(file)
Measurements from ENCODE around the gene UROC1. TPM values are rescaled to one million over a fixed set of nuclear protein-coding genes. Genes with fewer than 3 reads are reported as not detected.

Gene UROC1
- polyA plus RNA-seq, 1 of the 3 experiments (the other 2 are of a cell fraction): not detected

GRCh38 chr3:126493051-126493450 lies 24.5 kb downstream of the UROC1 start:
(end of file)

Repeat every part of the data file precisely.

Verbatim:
Measurements from ENCODE around the gene UROC1. TPM values are rescaled to one million over a fixed set of nuclear protein-coding genes. Genes with fewer than 3 reads are reported as not detected.

Gene UROC1
- polyA plus RNA-seq, 1 of the 3 experiments (the other 2 are of a cell fraction): not detected

GRCh38 chr3:126493051-126493450 lies 24.5 kb downstream of the UROC1 start: